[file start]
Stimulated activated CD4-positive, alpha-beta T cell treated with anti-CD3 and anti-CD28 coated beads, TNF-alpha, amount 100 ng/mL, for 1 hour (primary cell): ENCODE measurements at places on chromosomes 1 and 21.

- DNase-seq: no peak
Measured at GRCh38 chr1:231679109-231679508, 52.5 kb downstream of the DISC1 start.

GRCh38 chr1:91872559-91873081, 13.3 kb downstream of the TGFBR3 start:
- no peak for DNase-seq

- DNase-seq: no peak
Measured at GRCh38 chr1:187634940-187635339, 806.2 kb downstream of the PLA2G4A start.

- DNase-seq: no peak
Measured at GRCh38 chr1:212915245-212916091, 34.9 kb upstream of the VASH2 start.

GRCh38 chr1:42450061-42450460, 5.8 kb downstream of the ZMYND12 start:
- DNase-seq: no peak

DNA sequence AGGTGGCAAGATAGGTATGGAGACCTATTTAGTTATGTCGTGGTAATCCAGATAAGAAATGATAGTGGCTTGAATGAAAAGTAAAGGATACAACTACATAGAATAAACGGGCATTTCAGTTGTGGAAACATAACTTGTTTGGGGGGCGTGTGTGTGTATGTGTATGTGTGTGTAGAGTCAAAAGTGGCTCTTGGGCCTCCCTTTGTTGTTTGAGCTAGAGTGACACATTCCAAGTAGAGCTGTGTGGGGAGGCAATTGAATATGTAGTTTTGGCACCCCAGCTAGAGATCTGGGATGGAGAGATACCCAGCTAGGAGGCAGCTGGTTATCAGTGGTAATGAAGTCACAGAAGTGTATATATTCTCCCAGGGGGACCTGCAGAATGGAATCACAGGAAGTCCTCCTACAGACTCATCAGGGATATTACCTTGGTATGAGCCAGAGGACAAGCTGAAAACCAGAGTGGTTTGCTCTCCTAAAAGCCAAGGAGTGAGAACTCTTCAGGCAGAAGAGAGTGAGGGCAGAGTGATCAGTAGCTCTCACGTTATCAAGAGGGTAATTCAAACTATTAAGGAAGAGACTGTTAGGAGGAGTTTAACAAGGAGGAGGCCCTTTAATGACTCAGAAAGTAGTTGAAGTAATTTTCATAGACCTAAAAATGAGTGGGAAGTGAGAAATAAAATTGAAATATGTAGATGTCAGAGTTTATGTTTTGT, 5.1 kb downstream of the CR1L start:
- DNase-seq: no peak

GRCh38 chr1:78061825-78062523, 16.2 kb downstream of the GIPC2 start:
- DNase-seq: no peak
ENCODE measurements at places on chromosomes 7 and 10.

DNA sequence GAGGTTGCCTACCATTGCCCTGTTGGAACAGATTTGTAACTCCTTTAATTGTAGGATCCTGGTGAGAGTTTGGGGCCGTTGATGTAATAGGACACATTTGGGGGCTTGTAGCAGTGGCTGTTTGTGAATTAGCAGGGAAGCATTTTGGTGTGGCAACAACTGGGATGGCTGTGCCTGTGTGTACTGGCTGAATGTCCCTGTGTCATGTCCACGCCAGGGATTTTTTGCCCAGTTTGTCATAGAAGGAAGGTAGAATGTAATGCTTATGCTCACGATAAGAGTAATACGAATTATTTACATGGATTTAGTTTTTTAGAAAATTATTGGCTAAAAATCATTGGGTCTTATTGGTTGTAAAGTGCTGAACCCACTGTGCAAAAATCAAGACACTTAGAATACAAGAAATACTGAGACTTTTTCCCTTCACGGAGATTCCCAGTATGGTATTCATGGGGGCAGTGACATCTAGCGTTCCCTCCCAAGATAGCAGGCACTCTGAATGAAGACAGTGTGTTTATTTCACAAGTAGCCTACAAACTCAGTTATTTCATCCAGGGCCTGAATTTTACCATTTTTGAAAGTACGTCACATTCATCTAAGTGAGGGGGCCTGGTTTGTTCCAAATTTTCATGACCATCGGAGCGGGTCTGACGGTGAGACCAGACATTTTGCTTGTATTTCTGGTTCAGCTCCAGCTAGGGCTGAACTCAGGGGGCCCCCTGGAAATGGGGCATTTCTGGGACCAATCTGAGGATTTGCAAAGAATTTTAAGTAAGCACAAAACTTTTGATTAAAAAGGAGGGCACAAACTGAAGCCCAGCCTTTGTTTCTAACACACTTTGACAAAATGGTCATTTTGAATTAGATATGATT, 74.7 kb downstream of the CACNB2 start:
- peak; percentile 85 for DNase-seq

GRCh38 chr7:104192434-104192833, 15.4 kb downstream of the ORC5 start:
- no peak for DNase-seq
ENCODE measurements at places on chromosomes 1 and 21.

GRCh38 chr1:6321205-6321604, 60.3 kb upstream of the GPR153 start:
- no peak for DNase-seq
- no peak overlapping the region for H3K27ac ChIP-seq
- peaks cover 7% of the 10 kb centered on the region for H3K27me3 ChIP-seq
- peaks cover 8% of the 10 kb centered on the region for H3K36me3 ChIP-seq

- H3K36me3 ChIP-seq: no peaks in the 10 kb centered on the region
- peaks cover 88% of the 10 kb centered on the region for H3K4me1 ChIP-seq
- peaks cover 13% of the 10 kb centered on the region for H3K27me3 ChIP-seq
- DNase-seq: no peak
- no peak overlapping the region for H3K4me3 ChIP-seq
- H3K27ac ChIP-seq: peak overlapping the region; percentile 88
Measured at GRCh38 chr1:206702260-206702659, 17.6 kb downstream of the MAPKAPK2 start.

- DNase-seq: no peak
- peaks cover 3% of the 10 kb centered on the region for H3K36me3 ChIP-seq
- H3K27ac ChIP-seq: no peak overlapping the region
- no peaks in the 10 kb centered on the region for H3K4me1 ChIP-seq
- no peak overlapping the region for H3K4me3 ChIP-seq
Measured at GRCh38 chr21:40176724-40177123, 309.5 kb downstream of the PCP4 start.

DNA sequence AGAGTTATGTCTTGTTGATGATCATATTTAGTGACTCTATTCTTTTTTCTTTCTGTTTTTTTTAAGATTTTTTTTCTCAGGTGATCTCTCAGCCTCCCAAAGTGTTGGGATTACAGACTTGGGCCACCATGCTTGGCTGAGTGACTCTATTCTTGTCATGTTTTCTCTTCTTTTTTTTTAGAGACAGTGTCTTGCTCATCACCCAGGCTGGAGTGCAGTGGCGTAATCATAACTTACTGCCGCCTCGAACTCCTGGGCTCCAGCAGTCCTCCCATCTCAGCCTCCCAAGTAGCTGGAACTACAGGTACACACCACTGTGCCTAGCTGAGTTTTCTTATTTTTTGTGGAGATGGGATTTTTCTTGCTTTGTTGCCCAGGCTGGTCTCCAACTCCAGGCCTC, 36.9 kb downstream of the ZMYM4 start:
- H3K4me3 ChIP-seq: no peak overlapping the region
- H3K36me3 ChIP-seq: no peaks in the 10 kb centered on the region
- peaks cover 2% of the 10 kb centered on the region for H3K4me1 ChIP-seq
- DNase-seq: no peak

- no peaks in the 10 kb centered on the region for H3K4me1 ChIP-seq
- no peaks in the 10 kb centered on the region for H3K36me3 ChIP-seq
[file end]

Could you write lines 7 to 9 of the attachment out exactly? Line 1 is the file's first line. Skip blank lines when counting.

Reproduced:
Measured at GRCh38 chr1:187634940-187635339, 806.2 kb downstream of the PLA2G4A start.

- DNase-seq: no peak
Measured at GRCh38 chr1:212915245-212916091, 34.9 kb upstream of the VASH2 start.